Friday, February 1, 2013

Book Review: RIP - Mukul Deva

It's raining books. Literally. So much so that I've had a shelf full of brand new books lying unread for a while now, and yet I have no time to even touch them, as the BlogAdda folks have gotten super generous lately and are showering more and more books on this poor soul. But I've stopped applying for any more reviews now, for some time at least. This one's going to be my last book review for a few weeks to come.

So finally I had a really good read after a long long time. Probably after Shantaram (sigh). It took me a little over 4 days to read it through, and given the amount of study pressure looming over my head currently, this is equivalent of my finishing a book in less than one day. FTW. But this book, RIP, was good. Real good.

Here's how the cannonball of a plot goes.

RIP - The Resurgent Indian Patriots, led by Colonel Krishna Athawale - is a team of six ex para commandos of the Indian Army who're tired of watching the country continuously being raped and looted by the gang of corrupt politicians and bureaucrats. They thus form RIP, and go about executing carefully chosen targets out of the many corrupt men in the recent news, and warn the government to take concrete action to bring the corrupt circle of men to justice and to bring back the country's money, else they would keep killing more and more people of significance. The threats and the flawlessly executed killings take the nation by storm. The government balks, the public comes all out in favor of the RIP, and every corrupt official runs for cover.

Now while the CBI is on their toes looking everywhere for the self-appointed vigilantes, in comes another ex para commando gone rogue, Raghav Bhagat, who is secretly hired by the home minister to hunt down the RIP and kill them before the CBI nabs them alive. The fact that the head of the RIP, Krishna, is getting dangerously close to Bhagat's soon-to-be ex-wife makes up the necessary fuel for him to vow to bring them down, no matter how. Thus begins a dangerous game of cat and mouse, only, the cat and the mice here are all highly trained commandos who know how to do their job well and to leave no marks behind. In this battle of wits between genius minds, who perishes? And who makes it alive to taste victory? More importantly, is justice finally served? Makes for a delicious, nail-bitingly fast-paced novel.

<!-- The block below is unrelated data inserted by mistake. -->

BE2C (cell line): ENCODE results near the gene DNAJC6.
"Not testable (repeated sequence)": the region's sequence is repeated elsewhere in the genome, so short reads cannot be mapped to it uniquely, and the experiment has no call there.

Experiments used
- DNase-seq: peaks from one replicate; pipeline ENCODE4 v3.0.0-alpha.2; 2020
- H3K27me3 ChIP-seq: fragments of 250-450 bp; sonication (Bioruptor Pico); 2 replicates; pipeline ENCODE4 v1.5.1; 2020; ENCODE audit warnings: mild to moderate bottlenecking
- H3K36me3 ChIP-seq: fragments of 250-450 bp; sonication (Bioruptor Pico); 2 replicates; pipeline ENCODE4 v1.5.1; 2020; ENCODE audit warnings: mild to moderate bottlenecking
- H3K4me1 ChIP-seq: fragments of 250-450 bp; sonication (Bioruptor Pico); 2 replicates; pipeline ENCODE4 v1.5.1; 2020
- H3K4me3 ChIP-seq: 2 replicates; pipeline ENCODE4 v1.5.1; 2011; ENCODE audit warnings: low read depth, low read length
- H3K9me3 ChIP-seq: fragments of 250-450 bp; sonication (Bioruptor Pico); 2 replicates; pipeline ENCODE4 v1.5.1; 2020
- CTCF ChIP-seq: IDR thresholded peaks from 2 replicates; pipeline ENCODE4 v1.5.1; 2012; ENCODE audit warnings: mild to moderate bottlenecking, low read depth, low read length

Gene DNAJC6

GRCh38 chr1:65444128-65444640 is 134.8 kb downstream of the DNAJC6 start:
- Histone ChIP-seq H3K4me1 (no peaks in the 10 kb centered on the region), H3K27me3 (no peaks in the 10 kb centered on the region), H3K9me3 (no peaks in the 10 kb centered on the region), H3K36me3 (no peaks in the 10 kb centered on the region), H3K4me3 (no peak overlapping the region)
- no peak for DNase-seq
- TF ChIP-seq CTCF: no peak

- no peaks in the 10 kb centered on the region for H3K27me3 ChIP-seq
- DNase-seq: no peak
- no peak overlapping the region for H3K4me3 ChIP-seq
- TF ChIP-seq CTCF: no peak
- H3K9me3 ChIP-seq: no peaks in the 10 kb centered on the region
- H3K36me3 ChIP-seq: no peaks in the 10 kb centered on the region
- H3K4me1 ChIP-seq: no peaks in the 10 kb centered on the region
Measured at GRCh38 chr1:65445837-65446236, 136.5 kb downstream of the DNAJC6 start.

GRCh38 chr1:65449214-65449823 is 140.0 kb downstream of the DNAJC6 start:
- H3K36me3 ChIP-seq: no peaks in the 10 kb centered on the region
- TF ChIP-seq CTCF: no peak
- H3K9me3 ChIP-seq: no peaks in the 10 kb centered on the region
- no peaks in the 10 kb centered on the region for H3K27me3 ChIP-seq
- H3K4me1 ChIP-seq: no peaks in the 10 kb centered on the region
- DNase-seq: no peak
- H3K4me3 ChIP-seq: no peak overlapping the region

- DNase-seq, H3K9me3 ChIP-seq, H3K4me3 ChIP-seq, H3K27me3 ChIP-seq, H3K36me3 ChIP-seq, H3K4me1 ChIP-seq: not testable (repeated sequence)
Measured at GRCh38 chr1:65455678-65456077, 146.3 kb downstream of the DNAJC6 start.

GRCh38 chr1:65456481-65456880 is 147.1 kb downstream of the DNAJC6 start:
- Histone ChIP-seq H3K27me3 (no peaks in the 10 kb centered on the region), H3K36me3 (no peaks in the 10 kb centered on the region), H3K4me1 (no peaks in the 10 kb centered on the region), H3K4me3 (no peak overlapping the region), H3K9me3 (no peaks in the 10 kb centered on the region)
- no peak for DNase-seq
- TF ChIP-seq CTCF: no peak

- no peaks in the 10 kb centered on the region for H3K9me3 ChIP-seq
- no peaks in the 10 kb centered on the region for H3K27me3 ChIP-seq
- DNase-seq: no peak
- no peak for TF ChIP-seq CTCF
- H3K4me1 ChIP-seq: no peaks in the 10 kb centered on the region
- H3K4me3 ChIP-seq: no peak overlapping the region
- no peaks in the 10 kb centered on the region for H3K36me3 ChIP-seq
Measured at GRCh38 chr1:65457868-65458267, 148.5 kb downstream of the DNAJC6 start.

Sample this:
All these years, no matter which party came to power, they all survived because all of them were in cahoots. All of them aware that if they kept quiet about the others, they in turn would keep quiet about them, and everyone got to milk the nation. That is how the Indian politician had survived all these years. That is why no Indian politician had ever been found guilty of any wrongdoing or convicted by any court. RIP had threatened the status quo in a manner that had never happened before. 'That is why have to find them and stop them.'
Powerful words, and every bit true.

Mukul Deva is widely lauded as the best Indian military thriller writer, and a pioneer in that genre of literature in the country. And quite rightfully so. The USP of the book lies in a number of things. One, the author's fast-paced yet lucid narration. It doesn't confuse you, despite the insane amounts of intricacy this particular genre can involve. At the same time, two, he blends all that gripping action with an underlying emotional track involving the main characters. It helps you instantly connect with the characters, no matter whether you even understand half of the military imagery or not. The way he narrates the events, you can actually see the scenes unfolding in front of your eyes, like an action film. But best of all, according to me, was the way Mukul Deva has fashioned most of his characters based on political figures of note - Sonia Gandhi, Rahul Gandhi, Lalu Prasad Yadav, Sadhu Yadav, Anna Hazare et al - and cleverly disguised them under telltale names - Sheila Kaul, Ranvijay Kaul, Lalit Yadav, Sheru Yadav, Arvind Hazarika - spot the uncanny resemblance? It's outright suggestive and at the same time politically correct.

All of this, combined with very simple yet powerful language, makes the novel a totally worthy read. I kept aside my studies to finish it, and that speaks volumes in RIP's praise. More such books should be written. They'd sell like hot cakes, and may also bring more awareness about our country's sorry political state to the people, maybe serving as fuel for widespread indignation and rebellion against the corrupt pigs. Or maybe I'm just day dreaming. Well, that sure is a whole lot of maybes. But then, what's wrong with being an eternal optimist?

I guess I just liked the book a bit too much. I'd give it 4 stars out of 5.

(This review is a part of the Book Reviews Program at Participate now to get free books yourself.)


The Furobiker said...

i reviewed the same book couple of days back! But i guess, i like your review more

and i agree, so many books have been arriving lately, so little time to read them!

Garima Singh said...

Now I want to read this one! Wish the day had a few more hours

Mahima said...

@Abby - I read yours, and I like it more than mine! Especially the 'O teri, isne to le li!' part :D

@Garima - If I can take time out to read at this point of time in my life, I'm sure anyone can. Will yourself to.